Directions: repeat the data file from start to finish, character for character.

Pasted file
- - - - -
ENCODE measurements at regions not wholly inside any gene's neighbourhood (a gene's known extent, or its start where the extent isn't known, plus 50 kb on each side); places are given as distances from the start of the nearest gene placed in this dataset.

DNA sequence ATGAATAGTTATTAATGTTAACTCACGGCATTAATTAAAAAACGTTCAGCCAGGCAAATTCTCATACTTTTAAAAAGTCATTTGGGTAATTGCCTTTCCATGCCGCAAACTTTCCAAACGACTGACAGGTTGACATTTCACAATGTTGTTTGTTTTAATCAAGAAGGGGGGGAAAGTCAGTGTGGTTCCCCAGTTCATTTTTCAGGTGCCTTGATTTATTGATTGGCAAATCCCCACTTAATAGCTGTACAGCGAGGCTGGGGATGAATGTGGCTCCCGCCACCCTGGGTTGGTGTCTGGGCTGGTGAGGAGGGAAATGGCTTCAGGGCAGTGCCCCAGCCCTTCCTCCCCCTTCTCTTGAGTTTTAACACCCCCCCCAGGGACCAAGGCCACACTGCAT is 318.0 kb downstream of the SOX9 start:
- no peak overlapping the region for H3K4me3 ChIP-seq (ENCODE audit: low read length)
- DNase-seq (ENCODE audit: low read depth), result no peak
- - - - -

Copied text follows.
ENCODE measurements at regions not wholly inside any gene's neighbourhood (a gene's known extent, or its start where the extent isn't known, plus 50 kb on each side); places are given as distances from the start of the nearest gene placed in this dataset.

DNA sequence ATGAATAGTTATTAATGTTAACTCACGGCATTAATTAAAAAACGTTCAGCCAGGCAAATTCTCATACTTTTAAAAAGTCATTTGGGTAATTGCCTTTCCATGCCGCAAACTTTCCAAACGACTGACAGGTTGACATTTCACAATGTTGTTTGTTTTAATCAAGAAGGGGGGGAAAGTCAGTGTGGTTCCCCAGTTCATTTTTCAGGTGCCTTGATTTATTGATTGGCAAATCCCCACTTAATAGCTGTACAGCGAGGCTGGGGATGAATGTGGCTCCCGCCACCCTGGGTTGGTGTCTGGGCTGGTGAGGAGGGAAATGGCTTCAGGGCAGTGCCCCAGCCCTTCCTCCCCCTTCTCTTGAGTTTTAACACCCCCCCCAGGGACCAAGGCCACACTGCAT is 318.0 kb downstream of the SOX9 start:
- no peak overlapping the region for H3K4me3 ChIP-seq (ENCODE audit: low read length)
- DNase-seq (ENCODE audit: low read depth), result no peak